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What Does Mediterranean Diet Mean? & Why We Should Be Following It

posted on 9/13/2016 Facebook Facebook

A word that has been common place amongst health professionals, dieticians, nutritionists as well as laymen alike, the ‘Mediterranean diet’ trend has caught up swiftly amongst the masses. Projected for it many health benefits such as lowering cholesterol levels without statins, ability to prevent dementia and heart disease, and keeping you in shape, Mediterranean diet arranges the food of our ancestors beautifully on a plate. 

Based on the traditional foods that our predecessors used to eat back in the days and be healthy and not be crippled with so many illnesses have been brought back to life and for a good reason. The scientist Ancel Keys and the cookery writer Elizabeth David were the two prime pioneers who helped open the eyes of northern Europeans to the wonders of the Mediterranean diet, following which the trend slowly crawled through the globe. However, we wonder how many amongst us have actually got a hang of what the Mediterranean diet actually is?

In most honest opinion, it is possibly the most apparent and potential answer to the increasing obesity catastrophe crippling our healthcare systems. However, having said that very few actually understand what the diet is, most do not follow it and the rest are just too lazy to find more. The evidence continues to mount, nevertheless, of how following the Mediterranean way of life could be the biggest life change you have been in need all this while. 

Mediterranean Diet 101: What You Need To Know
To begin, it is not a weight loss diet such as Atkins or Dukan or the few thousands out there. It is no more than a pattern of eating rather than being a perspective diet. The concept is based on rural life where people used to eat what they grew; however, this concept is fast disappearing.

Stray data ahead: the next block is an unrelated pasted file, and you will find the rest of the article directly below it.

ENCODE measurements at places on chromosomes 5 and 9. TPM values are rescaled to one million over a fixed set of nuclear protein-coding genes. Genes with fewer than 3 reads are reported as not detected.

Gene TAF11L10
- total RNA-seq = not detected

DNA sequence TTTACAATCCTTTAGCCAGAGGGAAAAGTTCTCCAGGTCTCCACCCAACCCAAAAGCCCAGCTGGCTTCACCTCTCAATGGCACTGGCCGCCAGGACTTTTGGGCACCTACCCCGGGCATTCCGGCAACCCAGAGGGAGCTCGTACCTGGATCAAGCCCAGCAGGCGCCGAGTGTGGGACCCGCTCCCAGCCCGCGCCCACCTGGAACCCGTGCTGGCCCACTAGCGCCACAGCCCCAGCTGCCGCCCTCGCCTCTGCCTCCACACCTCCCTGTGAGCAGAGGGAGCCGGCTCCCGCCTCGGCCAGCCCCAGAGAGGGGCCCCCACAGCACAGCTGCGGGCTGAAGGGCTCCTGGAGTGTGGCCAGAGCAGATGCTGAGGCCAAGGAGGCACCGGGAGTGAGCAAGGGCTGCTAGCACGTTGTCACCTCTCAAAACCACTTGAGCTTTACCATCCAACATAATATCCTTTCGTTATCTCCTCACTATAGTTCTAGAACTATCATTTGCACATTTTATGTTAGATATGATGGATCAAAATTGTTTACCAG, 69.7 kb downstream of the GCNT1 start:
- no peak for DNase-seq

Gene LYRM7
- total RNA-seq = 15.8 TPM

While everyone seems to have their own definition for Mediterranean diet, it is nothing more than an eating style based on large amounts of fruit and vegetables, legumes such as beans, lentils, peas and peanuts, whole grains and especially olive oil. Mind you this is not a vegetarian diet and the inclusion of meat and seafood is in moderation and based on the proximity of the people to the sea. However, red meat and foods rich in sugar seem to be excluded from the menu majorly and is considered a rare treat.
 
Experts today argue that the diet is quite rich in carbohydrates and hence need to be modeled to suit the needs of our much overwhelmed sedentary lives. Besides, there is more to Mediterranean diet than just the food on the plate. It comprises the cultural ritual of eating together, sharing food and emphasizes on the values of hospitality, traditions concerning crops, harvesting, fishing, processing, and cooking in a particular manner.

We are constantly presented with triumphant research stories which highlight the many benefits of the Mediterranean way of life, especially the Mediterranean platter. The most recent study was presented at a heart disease conference in Rome found those who had a diet rich in vegetables, nuts, fish and oils were a third less likely to die early, compared with those who ate larger quantities of red meat, such as beef, and butter. 

These Foods Are Included In The Mediterranean Diet 
•Fresh fruits and vegetables (Green leafy ones and non-starchy foods like eggplant,  cauliflower, tomatoes, fennel0
•Olive oil
•Nuts and seeds
•Legumes and beans
•Whole grains
•Wild caught fish such as salmon and seas food
•Organic eggs, pasture raised poultry, cheese
•Wine in moderation

References:
1.Willett WC. The Mediterranean diet: science and practice. Public Health Nutr.2006 Feb;9(1A):105-10. Review. PubMed PMID: 16512956.
2.Gerber M, Hoffman R. The Mediterranean diet: health, science and society. Br J Nutr. 2015 Apr;113 Suppl 2:S4-10. doi: 10.1017/S0007114514003912. PubMed PMID:26148921.
3.Esposito K, Giugliano D. Mediterranean diet and type 2 diabetes. Diabetes Metab Res Rev. 2014 Mar;30 Suppl 1:34-40. doi: 10.1002/dmrr.2516. Review. PubMed PMID: 24357346.
4.La Vecchia C. Mediterranean diet and cancer. Public Health Nutr. 2004 Oct;7(7):965-8. Review. PubMed PMID: 15482626.
5.Estruch R et al; PREDIMED Study Investigators. Primary prevention of cardiovascular disease with a Mediterranean diet. N Engl J Med. 2013 Apr 4;368(14):1279-90. doi:10.1056/NEJMoa1200303. Epub 2013 Feb 25. Erratum in: N Engl J Med. 2014 Feb 27;370(9):886. PubMed PMID: 23432189.
6.Safouris A, Tsivgoulis G, Sergentanis TN, Psaltopoulou T. Mediterranean Diet and Risk of Dementia. Curr Alzheimer Res. 2015;12(8):736-44. PubMed PMID:26159192.

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